This is the second highest rank of the force. It is divided into three ranks whose rank symbols are shown below. The first badge is for an Assistant Commissioner, the second for Deputy Commissioner and the third for the Commissioner himself. The Commissioner is the head of the Police in a state.
10. Inspector General
There are three ranks under this ranks and the highest in the Police Force as shown by the symbols below. The first badge is for assistant inspector general, the second is for deputy Inspectors General and the third is the Inspector General himself.
The Inspector General is the head of the Police Force and is appointed by the reigning president of the Federal Republic of Nigeria.
For those looking for information on the Police Force, I hope this helps you to find what you seek. Thank for reading.
🤑 Start making money from home today!
👉 Get correct FREE TIPS and Guides on how to make money from home today. Click here to start
👍Showcase your business here!
With over 1M unique users per month across all channels, we have a large audience for you to showcase your products and services. Simply get in touch via 👉 marketing@Infoguidenigeria.com.
🤑 Make Money now!
👉 Make money writing for us. Apply for Freelance writing jobs in Nigeria.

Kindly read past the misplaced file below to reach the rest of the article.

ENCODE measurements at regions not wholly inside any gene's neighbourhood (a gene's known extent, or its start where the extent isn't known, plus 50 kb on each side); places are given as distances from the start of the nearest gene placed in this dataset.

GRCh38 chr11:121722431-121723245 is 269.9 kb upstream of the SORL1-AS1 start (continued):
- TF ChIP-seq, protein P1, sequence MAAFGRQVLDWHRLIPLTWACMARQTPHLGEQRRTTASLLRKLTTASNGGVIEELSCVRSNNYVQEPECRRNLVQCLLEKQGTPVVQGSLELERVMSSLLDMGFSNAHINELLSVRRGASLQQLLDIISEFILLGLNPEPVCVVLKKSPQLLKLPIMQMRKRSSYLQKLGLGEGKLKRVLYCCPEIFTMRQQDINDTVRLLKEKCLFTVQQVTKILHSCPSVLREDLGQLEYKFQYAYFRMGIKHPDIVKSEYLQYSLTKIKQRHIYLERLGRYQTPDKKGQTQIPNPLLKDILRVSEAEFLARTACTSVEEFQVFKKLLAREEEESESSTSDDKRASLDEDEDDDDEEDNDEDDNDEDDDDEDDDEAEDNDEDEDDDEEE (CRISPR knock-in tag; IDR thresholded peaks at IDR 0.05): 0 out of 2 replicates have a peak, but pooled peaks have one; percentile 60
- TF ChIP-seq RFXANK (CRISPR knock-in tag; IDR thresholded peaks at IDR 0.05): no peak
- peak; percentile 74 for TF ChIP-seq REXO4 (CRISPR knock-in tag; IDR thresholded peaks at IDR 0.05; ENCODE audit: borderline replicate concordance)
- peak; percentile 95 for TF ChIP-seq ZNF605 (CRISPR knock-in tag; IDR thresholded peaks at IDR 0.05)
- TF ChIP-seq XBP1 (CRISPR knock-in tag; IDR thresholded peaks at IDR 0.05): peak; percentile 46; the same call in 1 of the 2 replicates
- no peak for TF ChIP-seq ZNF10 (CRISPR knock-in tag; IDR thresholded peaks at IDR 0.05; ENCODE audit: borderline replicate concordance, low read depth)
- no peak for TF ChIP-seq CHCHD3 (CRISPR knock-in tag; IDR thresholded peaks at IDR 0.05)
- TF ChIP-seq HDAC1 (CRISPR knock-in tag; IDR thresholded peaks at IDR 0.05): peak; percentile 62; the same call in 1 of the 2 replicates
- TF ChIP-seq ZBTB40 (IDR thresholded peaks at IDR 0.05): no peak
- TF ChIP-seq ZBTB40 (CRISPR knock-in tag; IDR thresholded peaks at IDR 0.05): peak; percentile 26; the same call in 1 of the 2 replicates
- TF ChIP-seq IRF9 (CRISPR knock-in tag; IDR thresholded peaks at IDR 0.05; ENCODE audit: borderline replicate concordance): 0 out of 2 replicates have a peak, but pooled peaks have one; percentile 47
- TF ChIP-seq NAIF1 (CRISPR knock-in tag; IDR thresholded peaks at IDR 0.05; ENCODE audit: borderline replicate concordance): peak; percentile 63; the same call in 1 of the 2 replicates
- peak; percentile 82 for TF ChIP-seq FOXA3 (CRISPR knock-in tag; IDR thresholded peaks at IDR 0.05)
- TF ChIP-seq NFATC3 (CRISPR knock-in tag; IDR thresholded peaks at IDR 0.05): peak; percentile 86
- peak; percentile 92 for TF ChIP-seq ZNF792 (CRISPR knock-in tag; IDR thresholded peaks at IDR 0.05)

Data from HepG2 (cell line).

👉 Make Money as InfoGuideNigeria Advertising Agents, read more here
This post can be helpful to somebody else, please share it on Facebook, Whatsapp, Telegram and Twitter. There are buttons below for this (easy to use too)!
Copyright Warning!Contents on this website may not be republished, reproduced, redistributed either in whole or in part without due permission or acknowledgment.
Proper acknowledgment includes, but not limited to (a) LINK BACK TO THE ARTICLE in the case of re-publication on online media, (b) Proper referencing in the case of usage in research, magazine, brochure, or academic purposes,.
All contents are protected by the Digital Millennium Copyright Act 1996 (DMCA).
We publish all contents with good intentions. If you own this content & believe your copyright was violated or infringed, please contact us at [email@example.com] to file a complaint and we will take necessary actions immediately.